Dwell San Jose, EAH Housing Team Up to Maintain Affordable Housing Stock in the Bay Area

Dwell San Jose, EAH Housing, San Jose, Casa Real, Charter Court, Villa Monterey, Marcus & Millichap
Villa Monterey. Courtesy of Dwell San Jose.

By Meghan Hall

As one of the most competitive–and expensive–housing markets in the country, maintaining affordable housing stock within the San Francisco Bay Area does not come without challenges. For those within the affordable housing game, partnerships are key to maintaining such housing stock for the long-term. Recently, Dwell San Jose, a real estate investment company, teamed up with EAH Housing, a nonprofit affordable housing organization, to maintain its assets. The pair of companies hope that together, providing and improving upon the region’s affordable housing stock will be more viable.

“EAH Housing was the clear choice to manage our portfolio,” said Dwell San Jose’s Managing Partner Michelle Morgan in a statement. “It was very important for us to work with a local organization. EAH understands the needs of affordable housing residents in the Bay Area and has the experience and expertise to help us oversee the improvements we have planned for the next five years.”

For EAH Housing and Dwell San Jose, a similar mission to operate almost exclusively within the affordable housing sector, as well as a commitment to the product type’s longevity, were key in bringing the two organizations together. According to Josh Romoff, director of new business for real estate management at EAH Housing, EAH Housing’s 53 years of consistent focus on the affordable housing sector have remained pivotal to success.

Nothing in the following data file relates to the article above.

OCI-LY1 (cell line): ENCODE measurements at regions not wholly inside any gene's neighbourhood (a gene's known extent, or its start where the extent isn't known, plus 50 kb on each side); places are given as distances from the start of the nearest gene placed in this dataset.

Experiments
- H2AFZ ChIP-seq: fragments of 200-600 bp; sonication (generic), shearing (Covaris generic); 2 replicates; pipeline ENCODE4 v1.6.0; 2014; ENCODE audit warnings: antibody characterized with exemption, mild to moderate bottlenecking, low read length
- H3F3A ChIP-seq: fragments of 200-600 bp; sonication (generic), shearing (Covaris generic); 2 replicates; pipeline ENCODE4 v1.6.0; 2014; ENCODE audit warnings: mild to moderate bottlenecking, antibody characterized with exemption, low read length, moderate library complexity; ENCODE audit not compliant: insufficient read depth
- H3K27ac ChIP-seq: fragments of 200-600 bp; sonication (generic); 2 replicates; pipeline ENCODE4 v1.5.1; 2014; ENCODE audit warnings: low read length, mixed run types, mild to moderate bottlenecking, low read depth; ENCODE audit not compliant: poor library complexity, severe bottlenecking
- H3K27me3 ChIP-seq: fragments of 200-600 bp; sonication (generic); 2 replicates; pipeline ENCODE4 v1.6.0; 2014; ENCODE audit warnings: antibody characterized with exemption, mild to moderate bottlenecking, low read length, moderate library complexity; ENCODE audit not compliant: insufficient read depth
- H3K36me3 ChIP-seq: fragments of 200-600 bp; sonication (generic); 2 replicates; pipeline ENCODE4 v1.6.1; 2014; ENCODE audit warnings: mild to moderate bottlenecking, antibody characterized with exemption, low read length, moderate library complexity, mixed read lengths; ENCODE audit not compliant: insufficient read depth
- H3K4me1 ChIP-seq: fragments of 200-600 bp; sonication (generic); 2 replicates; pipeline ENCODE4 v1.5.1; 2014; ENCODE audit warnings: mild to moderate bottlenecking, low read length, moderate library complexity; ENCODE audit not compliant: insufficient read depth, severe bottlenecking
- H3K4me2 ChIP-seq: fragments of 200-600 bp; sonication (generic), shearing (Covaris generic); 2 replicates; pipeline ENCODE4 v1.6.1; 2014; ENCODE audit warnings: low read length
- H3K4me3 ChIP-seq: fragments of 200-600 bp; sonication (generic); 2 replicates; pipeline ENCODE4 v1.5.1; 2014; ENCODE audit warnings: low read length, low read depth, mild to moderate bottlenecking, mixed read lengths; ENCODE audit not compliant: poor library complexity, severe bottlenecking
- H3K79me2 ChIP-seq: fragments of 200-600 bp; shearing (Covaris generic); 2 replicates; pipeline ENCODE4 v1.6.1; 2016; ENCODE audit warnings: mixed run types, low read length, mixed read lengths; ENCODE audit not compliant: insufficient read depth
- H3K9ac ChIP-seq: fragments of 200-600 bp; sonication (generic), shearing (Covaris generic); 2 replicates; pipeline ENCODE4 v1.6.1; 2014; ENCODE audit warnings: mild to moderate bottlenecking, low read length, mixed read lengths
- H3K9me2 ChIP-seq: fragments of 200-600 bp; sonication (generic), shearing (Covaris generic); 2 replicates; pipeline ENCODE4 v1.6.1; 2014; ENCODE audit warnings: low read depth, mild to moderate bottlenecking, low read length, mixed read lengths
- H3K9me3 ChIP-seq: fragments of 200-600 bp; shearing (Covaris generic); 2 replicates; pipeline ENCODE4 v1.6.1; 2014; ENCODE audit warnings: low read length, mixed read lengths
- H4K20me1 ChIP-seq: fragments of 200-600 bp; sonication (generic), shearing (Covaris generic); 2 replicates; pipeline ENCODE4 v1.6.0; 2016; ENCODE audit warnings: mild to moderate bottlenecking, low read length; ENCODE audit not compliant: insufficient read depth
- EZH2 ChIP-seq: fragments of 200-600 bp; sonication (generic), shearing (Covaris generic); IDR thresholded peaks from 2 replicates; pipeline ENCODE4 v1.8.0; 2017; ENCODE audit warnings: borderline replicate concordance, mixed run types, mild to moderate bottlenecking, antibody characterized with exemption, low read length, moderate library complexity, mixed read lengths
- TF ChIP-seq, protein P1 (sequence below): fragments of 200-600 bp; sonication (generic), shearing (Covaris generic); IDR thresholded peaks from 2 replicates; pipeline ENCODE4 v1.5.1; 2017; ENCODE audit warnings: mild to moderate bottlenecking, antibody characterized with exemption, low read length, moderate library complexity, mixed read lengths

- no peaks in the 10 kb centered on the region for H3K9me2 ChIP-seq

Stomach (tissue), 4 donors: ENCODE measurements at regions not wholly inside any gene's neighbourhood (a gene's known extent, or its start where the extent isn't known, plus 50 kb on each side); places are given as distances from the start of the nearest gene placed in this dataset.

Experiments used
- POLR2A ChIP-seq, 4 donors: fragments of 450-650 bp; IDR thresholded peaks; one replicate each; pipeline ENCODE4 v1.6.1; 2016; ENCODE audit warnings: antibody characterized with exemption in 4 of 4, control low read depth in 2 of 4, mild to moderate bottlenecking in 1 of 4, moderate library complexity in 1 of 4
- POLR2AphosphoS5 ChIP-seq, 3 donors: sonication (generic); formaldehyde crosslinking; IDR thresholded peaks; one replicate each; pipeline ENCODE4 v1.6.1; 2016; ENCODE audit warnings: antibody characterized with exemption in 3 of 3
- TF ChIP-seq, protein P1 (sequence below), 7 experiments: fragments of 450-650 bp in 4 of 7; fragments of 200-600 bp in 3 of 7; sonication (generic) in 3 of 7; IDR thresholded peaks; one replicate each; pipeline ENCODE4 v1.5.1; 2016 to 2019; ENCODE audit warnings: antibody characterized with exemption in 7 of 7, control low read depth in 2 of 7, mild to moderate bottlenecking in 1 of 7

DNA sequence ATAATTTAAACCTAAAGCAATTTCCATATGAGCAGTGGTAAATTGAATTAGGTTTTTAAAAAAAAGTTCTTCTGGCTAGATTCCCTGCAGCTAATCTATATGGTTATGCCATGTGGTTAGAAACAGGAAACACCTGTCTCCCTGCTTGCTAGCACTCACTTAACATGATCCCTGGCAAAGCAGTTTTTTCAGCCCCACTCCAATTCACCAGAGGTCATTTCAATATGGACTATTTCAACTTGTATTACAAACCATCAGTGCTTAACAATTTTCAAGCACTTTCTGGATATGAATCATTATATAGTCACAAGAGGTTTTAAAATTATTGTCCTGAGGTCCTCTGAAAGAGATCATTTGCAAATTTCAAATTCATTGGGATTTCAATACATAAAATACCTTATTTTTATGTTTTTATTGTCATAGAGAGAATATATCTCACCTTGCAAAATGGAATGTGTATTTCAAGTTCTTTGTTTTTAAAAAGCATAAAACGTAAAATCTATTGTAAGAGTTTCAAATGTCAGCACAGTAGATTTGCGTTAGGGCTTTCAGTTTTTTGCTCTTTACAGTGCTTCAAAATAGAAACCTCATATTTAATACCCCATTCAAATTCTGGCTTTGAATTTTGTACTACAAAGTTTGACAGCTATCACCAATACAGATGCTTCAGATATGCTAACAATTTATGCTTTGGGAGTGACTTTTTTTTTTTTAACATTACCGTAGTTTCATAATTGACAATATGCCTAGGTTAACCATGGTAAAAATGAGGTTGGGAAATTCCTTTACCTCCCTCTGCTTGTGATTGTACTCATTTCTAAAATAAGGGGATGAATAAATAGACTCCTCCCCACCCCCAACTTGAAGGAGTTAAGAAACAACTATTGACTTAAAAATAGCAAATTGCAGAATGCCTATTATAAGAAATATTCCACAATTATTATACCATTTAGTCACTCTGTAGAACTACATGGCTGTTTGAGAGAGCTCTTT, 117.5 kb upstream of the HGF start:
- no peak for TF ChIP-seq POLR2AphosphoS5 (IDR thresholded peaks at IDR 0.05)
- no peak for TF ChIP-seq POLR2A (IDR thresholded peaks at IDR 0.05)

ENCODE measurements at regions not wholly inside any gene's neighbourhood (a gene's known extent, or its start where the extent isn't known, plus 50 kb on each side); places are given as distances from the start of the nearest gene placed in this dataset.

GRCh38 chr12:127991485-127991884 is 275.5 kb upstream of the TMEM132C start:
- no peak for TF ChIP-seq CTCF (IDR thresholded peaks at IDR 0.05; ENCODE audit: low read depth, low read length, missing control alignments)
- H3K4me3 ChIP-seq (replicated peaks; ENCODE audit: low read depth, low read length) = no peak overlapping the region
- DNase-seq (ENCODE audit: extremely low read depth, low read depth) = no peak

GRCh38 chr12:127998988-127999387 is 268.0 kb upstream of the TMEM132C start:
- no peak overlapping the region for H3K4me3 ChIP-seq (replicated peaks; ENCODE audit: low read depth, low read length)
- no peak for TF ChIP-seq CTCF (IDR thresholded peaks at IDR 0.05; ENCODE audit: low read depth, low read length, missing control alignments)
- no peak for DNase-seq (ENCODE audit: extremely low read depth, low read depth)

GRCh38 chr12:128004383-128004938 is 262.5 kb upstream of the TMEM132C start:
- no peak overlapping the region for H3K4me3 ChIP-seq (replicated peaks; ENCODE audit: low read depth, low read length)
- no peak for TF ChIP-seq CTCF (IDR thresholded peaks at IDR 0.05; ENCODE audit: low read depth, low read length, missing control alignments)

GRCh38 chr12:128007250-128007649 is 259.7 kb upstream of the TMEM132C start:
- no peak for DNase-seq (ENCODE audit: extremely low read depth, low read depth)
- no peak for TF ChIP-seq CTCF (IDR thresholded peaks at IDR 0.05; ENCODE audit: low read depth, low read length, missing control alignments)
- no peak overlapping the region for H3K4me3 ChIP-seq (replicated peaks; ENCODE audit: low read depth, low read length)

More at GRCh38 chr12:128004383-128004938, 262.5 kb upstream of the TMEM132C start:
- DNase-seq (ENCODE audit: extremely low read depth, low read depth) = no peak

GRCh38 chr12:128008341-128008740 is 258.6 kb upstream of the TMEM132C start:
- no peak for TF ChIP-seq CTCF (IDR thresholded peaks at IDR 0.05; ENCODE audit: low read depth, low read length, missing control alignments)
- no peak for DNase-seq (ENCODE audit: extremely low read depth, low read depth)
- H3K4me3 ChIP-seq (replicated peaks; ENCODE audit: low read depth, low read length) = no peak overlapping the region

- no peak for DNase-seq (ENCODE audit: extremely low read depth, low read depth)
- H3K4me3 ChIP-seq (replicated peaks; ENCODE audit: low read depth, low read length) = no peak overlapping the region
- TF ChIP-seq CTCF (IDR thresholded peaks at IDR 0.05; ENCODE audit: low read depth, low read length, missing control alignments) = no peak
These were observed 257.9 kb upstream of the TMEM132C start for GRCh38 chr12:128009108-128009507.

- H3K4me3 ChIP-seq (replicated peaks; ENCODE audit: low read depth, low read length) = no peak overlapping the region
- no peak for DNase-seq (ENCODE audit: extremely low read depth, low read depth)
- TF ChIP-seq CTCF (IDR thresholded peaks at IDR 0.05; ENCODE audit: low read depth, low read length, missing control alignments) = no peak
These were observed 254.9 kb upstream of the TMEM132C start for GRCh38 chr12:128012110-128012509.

“EAH is a nonprofit company, so we do not have an exit strategy,” Romoff emphasized. “We are not for sale; we are not passed around to the next of kin; we are not going public. We want to be around in perpetuity to provide quality affordable housing. And that’s what we do.”

Dwell San Jose currently has three properties in Silicon Valley. The first is Casa Real, a multifamily community with 180 units, ranging in size from one to three bedrooms. Second is Charter Court, a 94-unit apartment complex with one and two bedroom residences, and third is Villa Monterey, which has 120 apartments that are also a mix of one, two and three bedrooms. Together, they house about 1,200 residents. 

EAH will be in charge of property management services, as well as resident services. In addition to one staff member dedicated entirely to facilitating healthy living activities, food access and wellness workshops, EAH is working to provide a whole host of additional services as well. EAH Housing’s other programmatic offerings also span mental health services, education and civic engagement, in an effort to build community.

“[We want] to really make renters feel like they are a part of a neighborhood,” said Romoff. “It’s the biggest challenge to bridge the gap between a homeowner and someone who invests long term in where they live, and a person who lives in an apartment, the person who may need to leave if it gets too expensive or the neighborhood changes…How do we get [renters] to think like long term neighbors?”